Above descriptions excerpted from the published report Invasive Species of Aquatic Plants and Wild Animals in Minnesota – Annual Report for 2006 produced by the Minnesota Department of Natural Resources as submitted to Environment and Natural Resources Committees of the Minnesota House and Senate in 2007.
Want to learn more about the studies, status, and programs currently in play in the effort to manage invasive species? Each year, by January 15, the MN DNR is required to prepare a report for the legislature that summarizes the status of management efforts for invasive species (aquatic plants and wild animals) under its jurisdiction. This report must include expenditures, progress in, and the effectiveness of management activities conducted in the state, including educational efforts and watercraft inspections, information on the participation of others in control efforts, and an assessment of future management needs.
Algae Blooms: Heat and Lack of Rain Can Bring Toxic Algae Blooms. As the thermometer climbs and a string of rainless days stretches on across parts of the state, some area lakes are starting to "green up." The Minnesota Pollution Control Agency (MPCA) reminds people that these conditions can produce toxic blue-green algae blooms in lakes and rivers that can harm pets, livestock and even people.
“While not all algae blooms this time of year are harmful, the best policy is, when in doubt, stay out” said Steve Heiskary of the MPCA. Most algae blooms are harmless. Blue-green algae particularly thrive in warm, shallow, nutrient-rich lakes. Not every blue-green bloom is toxic, but it can be difficult to predict which ones will cause problems. Often the algae can be concentrated when the wind blows them to a windward shore. Most problems occur when the algae concentrate around a shoreline and animals drink the water or otherwise ingest the algae or humans get in the water. Distinguishing blue-green algae from other types may be difficult for non-experts. But toxic blooms generally look pretty nasty, sometimes said to look like pea soup, spilled green paint or floating mats of scum. They often smell bad as well. For more information about toxic algae blooms, go to http://www.pca.state.mn.us/water/clmp-toxicalgae.html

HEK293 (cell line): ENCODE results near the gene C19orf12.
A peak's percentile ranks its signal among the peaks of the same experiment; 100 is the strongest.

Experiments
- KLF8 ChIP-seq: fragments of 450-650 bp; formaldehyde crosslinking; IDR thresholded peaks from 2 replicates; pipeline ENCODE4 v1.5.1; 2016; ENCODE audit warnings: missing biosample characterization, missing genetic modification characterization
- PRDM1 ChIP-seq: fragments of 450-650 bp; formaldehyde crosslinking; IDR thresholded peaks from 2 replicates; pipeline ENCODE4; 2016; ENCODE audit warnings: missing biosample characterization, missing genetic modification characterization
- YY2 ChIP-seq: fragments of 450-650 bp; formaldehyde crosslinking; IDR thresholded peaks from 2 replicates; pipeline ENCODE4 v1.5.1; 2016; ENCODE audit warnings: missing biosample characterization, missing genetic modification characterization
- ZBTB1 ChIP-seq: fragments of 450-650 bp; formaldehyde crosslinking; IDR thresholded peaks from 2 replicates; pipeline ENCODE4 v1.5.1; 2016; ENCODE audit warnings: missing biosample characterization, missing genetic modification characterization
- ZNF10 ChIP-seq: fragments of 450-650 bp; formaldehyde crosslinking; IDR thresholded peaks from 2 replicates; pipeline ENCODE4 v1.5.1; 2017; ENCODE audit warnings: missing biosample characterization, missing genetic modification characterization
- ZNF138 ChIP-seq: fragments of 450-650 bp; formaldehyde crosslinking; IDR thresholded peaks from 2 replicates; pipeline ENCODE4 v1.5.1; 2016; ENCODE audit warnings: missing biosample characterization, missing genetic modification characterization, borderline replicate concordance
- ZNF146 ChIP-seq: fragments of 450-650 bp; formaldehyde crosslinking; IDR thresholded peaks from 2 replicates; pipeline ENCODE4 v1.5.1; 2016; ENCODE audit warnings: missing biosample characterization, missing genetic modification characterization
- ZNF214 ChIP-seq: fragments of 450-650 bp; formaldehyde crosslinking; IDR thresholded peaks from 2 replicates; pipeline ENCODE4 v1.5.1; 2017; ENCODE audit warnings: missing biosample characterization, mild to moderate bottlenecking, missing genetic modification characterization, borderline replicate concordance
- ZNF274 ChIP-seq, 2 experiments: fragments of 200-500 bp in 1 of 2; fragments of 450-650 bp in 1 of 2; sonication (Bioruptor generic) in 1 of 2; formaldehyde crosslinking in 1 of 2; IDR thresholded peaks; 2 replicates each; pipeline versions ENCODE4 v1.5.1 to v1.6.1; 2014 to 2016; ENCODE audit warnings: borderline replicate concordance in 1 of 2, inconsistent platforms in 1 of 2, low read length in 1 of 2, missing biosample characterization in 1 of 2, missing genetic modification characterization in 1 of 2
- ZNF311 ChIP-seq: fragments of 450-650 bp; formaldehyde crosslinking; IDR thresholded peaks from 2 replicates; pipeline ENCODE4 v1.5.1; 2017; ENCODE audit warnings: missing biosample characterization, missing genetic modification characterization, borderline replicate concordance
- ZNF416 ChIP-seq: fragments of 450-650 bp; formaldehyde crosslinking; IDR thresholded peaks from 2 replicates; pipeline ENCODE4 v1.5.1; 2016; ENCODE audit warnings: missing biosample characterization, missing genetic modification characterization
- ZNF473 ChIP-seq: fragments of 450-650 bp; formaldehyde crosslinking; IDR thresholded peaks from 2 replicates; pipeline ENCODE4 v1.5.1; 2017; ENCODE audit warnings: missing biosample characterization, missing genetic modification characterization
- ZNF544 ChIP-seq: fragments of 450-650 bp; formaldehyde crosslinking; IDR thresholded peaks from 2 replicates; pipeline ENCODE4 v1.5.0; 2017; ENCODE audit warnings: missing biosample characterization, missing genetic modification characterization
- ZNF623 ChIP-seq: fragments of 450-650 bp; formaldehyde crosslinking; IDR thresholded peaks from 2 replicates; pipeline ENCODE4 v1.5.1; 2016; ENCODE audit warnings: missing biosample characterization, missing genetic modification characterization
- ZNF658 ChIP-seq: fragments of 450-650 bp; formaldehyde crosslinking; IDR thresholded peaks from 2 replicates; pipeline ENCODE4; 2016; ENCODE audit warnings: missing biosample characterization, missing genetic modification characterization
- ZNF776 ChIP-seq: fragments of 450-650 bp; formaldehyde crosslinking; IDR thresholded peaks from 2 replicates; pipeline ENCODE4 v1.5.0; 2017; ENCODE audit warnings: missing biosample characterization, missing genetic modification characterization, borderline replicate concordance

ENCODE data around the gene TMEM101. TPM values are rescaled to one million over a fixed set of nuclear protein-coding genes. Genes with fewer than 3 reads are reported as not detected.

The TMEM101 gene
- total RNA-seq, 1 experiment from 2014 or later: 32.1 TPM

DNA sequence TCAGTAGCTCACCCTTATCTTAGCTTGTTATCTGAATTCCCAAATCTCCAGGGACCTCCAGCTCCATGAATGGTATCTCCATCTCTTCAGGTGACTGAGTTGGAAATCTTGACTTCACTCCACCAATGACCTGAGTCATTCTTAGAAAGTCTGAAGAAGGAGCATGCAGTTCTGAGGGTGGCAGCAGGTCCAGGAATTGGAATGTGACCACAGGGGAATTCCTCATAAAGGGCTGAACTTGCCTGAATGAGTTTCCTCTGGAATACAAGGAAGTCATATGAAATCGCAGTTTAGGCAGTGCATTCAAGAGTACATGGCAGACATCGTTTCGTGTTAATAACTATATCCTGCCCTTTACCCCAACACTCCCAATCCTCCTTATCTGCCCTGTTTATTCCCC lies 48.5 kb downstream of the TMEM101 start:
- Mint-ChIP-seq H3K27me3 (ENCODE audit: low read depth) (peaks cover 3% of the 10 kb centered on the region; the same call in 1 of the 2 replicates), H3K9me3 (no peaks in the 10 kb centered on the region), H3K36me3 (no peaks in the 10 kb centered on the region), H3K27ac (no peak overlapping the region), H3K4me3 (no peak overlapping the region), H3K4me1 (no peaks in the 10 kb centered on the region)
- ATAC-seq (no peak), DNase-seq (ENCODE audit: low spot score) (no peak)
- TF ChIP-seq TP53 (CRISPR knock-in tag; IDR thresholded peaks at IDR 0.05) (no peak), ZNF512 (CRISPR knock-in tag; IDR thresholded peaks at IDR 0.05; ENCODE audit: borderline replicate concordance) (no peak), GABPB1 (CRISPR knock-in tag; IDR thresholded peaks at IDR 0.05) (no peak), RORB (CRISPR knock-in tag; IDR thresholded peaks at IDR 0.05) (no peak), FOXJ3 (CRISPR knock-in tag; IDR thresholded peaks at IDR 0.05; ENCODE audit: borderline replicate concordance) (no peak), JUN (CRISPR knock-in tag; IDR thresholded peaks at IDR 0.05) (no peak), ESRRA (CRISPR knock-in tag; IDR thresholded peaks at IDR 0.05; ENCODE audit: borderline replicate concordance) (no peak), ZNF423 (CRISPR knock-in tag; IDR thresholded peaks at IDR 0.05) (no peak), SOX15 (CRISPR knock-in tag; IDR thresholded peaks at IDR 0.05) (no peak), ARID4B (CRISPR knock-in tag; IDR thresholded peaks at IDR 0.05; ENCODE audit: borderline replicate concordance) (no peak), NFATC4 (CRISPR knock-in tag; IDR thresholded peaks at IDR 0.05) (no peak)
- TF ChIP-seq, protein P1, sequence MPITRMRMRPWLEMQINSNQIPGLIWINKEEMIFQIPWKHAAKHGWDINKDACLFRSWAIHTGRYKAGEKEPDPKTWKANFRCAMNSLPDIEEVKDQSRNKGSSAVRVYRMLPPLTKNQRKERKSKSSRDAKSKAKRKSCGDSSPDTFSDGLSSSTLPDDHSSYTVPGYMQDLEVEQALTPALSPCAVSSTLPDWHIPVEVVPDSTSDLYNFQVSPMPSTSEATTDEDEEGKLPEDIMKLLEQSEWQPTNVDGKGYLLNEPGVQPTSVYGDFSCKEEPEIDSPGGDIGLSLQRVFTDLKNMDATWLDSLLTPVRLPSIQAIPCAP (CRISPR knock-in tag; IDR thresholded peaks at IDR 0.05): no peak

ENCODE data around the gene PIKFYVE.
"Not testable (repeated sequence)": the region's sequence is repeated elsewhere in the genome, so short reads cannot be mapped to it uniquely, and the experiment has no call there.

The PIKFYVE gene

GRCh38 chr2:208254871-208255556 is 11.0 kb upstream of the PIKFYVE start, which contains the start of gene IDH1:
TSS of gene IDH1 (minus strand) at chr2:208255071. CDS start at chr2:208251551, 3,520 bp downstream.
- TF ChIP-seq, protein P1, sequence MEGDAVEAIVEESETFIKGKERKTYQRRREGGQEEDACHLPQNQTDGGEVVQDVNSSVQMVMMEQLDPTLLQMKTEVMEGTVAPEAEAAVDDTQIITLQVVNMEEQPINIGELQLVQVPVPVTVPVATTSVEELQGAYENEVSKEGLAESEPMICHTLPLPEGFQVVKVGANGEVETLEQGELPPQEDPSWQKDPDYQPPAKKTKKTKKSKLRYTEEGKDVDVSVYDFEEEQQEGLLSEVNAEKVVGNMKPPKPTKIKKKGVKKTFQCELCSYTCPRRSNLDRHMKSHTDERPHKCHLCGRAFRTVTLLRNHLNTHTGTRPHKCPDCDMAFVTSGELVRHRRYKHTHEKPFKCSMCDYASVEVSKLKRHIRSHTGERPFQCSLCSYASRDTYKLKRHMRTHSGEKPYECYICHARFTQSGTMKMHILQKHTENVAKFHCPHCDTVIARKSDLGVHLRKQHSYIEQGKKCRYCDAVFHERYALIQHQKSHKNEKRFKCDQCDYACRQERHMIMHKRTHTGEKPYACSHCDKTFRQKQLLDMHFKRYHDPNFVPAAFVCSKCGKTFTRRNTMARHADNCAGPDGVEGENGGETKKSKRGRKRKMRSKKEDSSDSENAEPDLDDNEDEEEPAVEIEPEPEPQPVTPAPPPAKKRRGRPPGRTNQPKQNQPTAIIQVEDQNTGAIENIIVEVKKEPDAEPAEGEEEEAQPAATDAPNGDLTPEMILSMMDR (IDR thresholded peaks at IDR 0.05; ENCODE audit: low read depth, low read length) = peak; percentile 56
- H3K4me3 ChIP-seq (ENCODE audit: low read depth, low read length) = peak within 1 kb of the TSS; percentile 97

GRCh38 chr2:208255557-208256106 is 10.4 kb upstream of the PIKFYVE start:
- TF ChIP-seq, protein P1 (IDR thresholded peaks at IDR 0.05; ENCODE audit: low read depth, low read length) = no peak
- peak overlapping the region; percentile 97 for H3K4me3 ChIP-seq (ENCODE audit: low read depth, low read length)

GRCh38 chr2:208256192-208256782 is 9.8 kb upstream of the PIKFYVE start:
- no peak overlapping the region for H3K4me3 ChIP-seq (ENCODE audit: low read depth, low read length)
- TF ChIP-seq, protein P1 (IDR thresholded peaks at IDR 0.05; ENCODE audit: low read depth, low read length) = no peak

Floating cattail bogs: Who is responsible for removing a bog that floated across the lake and lodged on my shoreline? Is a DNR permit required to remove it? When a floating bog has broken free from the shoreline by natural causes, and becomes grounded elsewhere on private or public property, the property owner(s) where the bog becomes grounded are responsible for removing the bog if they so desire. If there is no evidence to identify the responsible party or parties, the local government must assume responsibility.
The DNR responsibility is limited to the following:
* Provide advice and approval on bog disposition.
* Obtain funds from the state agency involved when a floating bog has become lodged on the shoreline of state-owned lands.
* Remove any floating bogs lodged on state owned dams or other DNR property.
NOTE: Removing floating bog material requires a DNR aquatic plant management permit issued through the DNR Regional Fisheries Office where your shoreline property is located. Minnesota Rules 6280 describes permit requirements relating to the removal of aquatic vegetation.